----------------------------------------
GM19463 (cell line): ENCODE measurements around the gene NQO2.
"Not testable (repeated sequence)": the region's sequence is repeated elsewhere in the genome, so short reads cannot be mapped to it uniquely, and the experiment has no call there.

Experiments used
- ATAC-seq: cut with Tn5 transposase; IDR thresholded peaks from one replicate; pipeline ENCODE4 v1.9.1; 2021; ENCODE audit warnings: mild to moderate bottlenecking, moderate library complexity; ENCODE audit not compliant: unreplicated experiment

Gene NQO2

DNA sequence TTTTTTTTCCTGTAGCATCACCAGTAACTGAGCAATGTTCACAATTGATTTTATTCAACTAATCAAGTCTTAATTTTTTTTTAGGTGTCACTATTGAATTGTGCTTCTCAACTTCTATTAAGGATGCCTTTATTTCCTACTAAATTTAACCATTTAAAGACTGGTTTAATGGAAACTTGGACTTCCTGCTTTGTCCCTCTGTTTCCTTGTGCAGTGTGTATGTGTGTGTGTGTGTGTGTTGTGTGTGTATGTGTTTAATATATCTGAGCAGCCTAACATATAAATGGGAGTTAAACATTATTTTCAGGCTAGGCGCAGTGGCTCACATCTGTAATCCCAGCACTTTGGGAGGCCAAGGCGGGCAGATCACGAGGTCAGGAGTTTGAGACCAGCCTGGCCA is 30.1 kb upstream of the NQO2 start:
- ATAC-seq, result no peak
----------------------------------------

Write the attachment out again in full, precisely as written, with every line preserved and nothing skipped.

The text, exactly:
GM19463 (cell line): ENCODE measurements around the gene NQO2.
"Not testable (repeated sequence)": the region's sequence is repeated elsewhere in the genome, so short reads cannot be mapped to it uniquely, and the experiment has no call there.

Experiments used
- ATAC-seq: cut with Tn5 transposase; IDR thresholded peaks from one replicate; pipeline ENCODE4 v1.9.1; 2021; ENCODE audit warnings: mild to moderate bottlenecking, moderate library complexity; ENCODE audit not compliant: unreplicated experiment

Gene NQO2

DNA sequence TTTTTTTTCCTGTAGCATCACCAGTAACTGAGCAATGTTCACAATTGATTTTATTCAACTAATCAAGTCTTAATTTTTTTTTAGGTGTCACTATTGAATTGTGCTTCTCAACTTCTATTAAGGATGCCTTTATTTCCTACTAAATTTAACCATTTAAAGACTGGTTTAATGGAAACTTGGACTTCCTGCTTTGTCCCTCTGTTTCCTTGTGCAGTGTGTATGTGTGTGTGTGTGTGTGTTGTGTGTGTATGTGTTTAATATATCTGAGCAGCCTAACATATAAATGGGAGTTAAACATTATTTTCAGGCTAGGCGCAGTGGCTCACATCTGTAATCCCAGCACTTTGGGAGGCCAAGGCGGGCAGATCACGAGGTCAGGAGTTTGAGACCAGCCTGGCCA is 30.1 kb upstream of the NQO2 start:
- ATAC-seq, result no peak